Prior to trial, the state gave notice of its intent to offer four prior assaults appellant had committed between 1990 and 1998 as Spreigl evidence. After a hearing, the district court excluded all of the offered Spreigl evidence, but noted that if appellant chose to testify, his 1998 conviction could be used for impeachment purposes. Appellant testified at trial and on direct examination disclosed his 1998 conviction of aggravated robbery. During cross-examination, appellant denied that he owned the shirt that the state claimed he was wearing at the time of his arrest. The court then permitted the prosecutor to cross-examine appellant about his having lied to the police regarding the 1998 offense. After this questioning, and after appellant was shown a booking photograph of himself wearing the shirt, he admitted that the shirt belonged to him.Id., at *1-2.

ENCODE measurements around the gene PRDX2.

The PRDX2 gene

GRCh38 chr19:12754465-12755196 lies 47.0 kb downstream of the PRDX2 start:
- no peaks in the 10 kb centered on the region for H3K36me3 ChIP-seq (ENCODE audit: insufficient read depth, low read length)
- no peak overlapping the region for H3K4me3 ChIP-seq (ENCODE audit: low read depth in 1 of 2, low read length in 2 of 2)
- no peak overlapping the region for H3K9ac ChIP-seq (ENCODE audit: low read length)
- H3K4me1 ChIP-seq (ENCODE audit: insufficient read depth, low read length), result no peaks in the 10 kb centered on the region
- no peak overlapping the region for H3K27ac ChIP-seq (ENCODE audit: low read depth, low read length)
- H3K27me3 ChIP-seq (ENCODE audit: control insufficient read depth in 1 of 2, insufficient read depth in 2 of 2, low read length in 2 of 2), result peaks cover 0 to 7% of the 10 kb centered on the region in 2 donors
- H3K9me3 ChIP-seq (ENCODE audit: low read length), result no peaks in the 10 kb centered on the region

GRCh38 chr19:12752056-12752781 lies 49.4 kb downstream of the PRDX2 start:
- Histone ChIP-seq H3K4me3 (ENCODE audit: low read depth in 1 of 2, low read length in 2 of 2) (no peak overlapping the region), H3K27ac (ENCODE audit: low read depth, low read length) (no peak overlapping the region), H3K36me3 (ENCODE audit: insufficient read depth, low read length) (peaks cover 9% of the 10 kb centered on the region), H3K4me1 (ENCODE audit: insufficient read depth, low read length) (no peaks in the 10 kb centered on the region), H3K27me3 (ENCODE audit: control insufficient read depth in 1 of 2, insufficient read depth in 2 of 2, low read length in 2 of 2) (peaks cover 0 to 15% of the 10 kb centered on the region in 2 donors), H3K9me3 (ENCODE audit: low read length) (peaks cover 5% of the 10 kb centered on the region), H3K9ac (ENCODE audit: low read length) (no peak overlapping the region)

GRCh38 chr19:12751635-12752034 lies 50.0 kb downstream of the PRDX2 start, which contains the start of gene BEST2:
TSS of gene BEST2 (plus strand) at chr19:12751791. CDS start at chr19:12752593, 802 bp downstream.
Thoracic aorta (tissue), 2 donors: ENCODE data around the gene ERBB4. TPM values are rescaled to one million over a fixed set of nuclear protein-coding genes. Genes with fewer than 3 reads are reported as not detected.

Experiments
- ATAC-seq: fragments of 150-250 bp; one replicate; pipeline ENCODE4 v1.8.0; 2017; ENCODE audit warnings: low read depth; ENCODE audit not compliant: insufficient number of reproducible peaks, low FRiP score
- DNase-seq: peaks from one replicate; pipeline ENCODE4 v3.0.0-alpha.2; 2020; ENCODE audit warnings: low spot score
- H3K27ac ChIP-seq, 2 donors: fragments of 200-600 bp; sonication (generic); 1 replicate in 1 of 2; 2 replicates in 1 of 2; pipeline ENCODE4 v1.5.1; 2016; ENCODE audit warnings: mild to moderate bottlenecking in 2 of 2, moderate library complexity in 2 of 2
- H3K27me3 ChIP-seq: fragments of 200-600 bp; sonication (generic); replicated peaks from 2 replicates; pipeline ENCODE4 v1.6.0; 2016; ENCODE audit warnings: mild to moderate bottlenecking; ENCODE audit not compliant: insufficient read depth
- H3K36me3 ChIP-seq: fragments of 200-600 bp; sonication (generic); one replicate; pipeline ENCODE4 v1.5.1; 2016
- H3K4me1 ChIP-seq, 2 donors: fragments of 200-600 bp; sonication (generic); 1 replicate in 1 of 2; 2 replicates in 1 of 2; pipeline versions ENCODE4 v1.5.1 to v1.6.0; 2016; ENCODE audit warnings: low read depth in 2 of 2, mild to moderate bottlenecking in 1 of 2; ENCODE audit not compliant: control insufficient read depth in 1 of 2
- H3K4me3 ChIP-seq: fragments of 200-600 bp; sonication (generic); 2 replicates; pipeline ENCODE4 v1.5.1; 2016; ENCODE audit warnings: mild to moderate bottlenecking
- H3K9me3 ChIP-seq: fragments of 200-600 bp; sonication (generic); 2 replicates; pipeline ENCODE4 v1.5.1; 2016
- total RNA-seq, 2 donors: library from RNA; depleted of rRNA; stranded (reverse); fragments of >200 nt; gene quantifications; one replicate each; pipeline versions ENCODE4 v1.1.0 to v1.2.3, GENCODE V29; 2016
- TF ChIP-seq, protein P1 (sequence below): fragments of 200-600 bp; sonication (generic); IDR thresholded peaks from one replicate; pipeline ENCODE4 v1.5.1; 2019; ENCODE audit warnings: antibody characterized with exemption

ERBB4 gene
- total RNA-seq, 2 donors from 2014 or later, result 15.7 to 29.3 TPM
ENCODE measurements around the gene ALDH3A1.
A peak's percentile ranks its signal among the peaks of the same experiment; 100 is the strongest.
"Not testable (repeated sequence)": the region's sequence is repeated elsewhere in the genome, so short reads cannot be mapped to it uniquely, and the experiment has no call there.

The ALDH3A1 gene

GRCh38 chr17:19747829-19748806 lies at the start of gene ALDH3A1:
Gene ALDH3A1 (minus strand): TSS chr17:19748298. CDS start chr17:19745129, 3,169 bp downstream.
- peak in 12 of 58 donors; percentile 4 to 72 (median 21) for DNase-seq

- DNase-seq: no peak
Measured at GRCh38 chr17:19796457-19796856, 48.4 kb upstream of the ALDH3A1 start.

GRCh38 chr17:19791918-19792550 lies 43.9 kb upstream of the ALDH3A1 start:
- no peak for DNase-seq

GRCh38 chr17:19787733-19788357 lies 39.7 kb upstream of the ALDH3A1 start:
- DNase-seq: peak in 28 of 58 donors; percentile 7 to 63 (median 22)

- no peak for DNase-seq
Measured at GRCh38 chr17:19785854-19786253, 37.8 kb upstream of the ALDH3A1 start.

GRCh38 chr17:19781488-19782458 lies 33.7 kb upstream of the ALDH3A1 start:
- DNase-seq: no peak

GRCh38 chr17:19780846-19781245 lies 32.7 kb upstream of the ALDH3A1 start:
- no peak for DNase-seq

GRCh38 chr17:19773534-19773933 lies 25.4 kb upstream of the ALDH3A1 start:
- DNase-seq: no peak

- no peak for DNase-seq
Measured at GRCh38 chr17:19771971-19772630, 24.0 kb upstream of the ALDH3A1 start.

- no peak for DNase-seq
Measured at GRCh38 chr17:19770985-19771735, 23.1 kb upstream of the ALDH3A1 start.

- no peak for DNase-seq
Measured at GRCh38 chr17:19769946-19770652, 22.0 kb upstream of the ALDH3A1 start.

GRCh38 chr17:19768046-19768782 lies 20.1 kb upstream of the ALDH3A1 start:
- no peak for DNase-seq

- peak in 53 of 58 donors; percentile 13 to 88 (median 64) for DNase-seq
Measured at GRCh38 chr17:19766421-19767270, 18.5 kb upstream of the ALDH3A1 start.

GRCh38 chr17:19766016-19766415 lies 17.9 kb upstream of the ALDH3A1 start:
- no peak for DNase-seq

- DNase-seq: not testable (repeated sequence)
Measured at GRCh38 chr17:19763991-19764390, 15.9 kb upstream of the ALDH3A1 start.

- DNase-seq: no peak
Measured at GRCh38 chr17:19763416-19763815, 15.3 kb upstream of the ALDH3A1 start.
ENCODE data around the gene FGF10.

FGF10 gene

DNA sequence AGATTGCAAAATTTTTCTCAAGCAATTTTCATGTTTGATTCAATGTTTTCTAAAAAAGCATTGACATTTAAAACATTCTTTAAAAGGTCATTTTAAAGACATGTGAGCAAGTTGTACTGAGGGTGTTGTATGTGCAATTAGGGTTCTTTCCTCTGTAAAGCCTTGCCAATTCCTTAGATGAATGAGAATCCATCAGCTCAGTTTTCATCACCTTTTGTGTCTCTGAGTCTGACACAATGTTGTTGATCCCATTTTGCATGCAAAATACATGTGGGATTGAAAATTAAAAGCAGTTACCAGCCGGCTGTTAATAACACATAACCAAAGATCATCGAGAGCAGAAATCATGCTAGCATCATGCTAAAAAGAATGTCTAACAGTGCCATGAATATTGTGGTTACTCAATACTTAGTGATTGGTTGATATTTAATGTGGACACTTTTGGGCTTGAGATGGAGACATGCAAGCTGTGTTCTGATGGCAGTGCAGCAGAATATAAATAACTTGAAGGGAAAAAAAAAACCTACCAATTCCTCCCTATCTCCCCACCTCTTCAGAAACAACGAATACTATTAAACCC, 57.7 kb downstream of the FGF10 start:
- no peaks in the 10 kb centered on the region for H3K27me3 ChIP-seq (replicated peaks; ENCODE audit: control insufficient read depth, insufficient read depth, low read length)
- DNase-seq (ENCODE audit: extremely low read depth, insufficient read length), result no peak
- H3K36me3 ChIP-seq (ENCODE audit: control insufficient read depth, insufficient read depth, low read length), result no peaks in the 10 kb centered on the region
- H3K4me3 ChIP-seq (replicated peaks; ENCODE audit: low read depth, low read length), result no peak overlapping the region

The Petitioner does not appear to challenge the factual findings made by the State Courts and, in any event, the Record before us contains no testimony, or other evidence which would rebut, by clear and convincing evidence, the presumption of correctness of the State Court's factual findings. SeeTitle 28 U.S.C. § 2254(e)(1) ; Kinder v. Bowersox, 272 F.3d 532, 538 (8th Cir. 2001). Accordingly, for the purposes of this Petition, we accept, as our factual Record, those facts which were set forth by the Minnesota Court of Appeals in Dean I.